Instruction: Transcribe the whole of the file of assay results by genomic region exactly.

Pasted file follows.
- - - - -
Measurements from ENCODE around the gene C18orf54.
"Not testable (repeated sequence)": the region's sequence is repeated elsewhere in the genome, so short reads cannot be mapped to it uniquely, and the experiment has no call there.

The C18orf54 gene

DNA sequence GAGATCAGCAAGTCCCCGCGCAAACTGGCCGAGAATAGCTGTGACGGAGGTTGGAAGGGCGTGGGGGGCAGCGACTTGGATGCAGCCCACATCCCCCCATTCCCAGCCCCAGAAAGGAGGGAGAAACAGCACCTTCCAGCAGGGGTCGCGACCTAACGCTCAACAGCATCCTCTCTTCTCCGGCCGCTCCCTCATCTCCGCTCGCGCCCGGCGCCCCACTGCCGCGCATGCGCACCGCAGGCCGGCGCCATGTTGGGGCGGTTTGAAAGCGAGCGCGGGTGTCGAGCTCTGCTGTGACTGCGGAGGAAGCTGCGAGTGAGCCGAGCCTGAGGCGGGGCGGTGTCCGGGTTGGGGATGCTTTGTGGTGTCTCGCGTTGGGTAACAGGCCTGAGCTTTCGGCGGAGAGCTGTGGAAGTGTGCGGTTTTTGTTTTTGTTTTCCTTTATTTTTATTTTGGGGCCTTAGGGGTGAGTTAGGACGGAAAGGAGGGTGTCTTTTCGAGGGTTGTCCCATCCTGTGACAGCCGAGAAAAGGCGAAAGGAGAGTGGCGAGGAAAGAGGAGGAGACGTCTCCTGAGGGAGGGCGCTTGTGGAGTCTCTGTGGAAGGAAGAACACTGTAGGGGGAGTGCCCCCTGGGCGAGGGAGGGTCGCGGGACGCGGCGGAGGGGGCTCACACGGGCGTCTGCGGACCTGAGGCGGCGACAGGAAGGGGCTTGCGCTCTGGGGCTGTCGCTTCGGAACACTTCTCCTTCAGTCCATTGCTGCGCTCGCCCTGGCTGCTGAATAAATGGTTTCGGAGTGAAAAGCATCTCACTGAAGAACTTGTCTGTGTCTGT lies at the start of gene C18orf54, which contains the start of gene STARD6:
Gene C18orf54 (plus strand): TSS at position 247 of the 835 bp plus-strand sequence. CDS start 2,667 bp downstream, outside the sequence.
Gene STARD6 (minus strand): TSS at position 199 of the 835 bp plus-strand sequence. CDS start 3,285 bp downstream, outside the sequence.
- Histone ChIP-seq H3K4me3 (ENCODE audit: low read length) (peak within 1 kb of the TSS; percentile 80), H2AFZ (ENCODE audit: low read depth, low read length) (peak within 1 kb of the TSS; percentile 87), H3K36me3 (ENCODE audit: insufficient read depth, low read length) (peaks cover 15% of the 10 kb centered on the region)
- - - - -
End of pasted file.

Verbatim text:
Measurements from ENCODE around the gene C18orf54.
"Not testable (repeated sequence)": the region's sequence is repeated elsewhere in the genome, so short reads cannot be mapped to it uniquely, and the experiment has no call there.

The C18orf54 gene

DNA sequence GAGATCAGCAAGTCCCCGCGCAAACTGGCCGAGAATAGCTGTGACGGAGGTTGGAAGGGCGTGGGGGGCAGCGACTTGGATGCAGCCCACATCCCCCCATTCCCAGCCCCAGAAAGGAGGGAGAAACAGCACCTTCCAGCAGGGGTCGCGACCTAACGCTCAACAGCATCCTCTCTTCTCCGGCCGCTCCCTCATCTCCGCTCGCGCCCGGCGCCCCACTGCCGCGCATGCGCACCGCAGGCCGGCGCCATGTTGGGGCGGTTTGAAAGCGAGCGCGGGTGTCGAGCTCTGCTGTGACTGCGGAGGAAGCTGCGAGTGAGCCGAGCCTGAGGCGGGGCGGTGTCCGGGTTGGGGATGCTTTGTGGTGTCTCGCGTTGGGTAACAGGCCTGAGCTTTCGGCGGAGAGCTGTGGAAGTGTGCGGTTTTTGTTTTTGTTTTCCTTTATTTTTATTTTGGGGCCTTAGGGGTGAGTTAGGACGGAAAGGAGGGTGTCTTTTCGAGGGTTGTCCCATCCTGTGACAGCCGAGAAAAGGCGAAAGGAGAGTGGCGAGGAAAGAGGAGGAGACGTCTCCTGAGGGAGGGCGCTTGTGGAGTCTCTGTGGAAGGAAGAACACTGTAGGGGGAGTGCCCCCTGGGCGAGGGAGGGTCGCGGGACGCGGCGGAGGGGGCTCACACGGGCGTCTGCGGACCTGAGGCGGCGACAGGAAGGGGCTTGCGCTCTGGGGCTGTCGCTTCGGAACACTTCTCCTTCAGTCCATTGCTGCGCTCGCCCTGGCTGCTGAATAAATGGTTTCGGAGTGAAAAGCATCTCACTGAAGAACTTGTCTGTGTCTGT lies at the start of gene C18orf54, which contains the start of gene STARD6:
Gene C18orf54 (plus strand): TSS at position 247 of the 835 bp plus-strand sequence. CDS start 2,667 bp downstream, outside the sequence.
Gene STARD6 (minus strand): TSS at position 199 of the 835 bp plus-strand sequence. CDS start 3,285 bp downstream, outside the sequence.
- Histone ChIP-seq H3K4me3 (ENCODE audit: low read length) (peak within 1 kb of the TSS; percentile 80), H2AFZ (ENCODE audit: low read depth, low read length) (peak within 1 kb of the TSS; percentile 87), H3K36me3 (ENCODE audit: insufficient read depth, low read length) (peaks cover 15% of the 10 kb centered on the region)